Jason displayed the drone which is used for surveying buildings. He explained how it operated and what regulations govern flight. Presentation of photographs and video helped visualise the survey for the audience who responded with numerous questions for both Jason and Chris.

Jennifer officially launched the UHCT Maintenance Scheme Pilot. The aim of the project is to show how beneficial the information gathered from a drone flight could be in assessing maintenance problems and how it could add significantly to the information gathered from a traditional ground based survey. The pilot study of eight churches, two from each denomination plus the host church, Gracehill, would be undertaken this year, thanks to a grant of £10,000 funded by NCT. Representatives of the selected churches were among those in attendance.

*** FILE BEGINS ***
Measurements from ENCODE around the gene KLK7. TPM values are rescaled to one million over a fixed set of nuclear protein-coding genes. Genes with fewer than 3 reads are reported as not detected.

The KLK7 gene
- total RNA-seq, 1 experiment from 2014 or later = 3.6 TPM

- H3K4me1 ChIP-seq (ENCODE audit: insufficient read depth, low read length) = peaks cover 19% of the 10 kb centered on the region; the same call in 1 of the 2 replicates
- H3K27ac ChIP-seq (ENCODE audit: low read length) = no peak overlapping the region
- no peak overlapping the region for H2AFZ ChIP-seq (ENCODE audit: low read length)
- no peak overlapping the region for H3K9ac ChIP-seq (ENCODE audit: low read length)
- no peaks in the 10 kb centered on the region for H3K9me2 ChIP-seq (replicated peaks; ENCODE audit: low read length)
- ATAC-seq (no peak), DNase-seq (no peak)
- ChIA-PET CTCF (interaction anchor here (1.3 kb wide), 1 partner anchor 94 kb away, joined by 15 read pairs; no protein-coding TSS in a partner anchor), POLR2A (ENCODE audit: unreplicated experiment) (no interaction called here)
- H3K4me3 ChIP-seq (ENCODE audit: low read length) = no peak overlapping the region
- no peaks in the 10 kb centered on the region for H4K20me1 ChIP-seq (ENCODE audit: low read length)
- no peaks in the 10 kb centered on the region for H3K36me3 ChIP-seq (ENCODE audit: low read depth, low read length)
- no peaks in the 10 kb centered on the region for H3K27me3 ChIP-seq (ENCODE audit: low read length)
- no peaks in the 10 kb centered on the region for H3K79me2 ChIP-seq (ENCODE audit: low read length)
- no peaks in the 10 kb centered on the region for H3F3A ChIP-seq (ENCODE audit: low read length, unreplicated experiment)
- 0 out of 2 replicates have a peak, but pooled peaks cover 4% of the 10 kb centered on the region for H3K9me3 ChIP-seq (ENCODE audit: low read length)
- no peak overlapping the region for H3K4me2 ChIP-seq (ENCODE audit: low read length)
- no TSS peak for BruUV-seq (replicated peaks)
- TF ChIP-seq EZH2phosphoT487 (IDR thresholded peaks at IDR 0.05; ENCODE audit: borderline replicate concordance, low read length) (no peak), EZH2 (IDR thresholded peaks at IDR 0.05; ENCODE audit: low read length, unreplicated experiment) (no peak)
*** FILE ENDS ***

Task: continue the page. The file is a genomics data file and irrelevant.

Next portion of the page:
The scheme will involve a drone survey of each church at no cost to the church. This will be followed by a report, which will include stills from the survey. There will be one of three outcomes:

1. No works required

2. Minor works required eg, slipped slates to be replaced, gutters unblocked etc. For this category a grant of up to £500 (including VAT) will be offered to rectify the problem indicated by the survey.

3. The final category will indicate that more major work is required. For churches, which fall into this category, a more detailed report will be provided and advice as to where to apply for funding will be given.

The UHCT is particularly pleased to be working with Chris McCollum on this. Chris is the Diocesan Surveyor for the Church of Ireland Dioceses of Down and Connor and Dromore and for UHCT, will be overseeing the project and completing the evaluation at the end of the pilot scheme.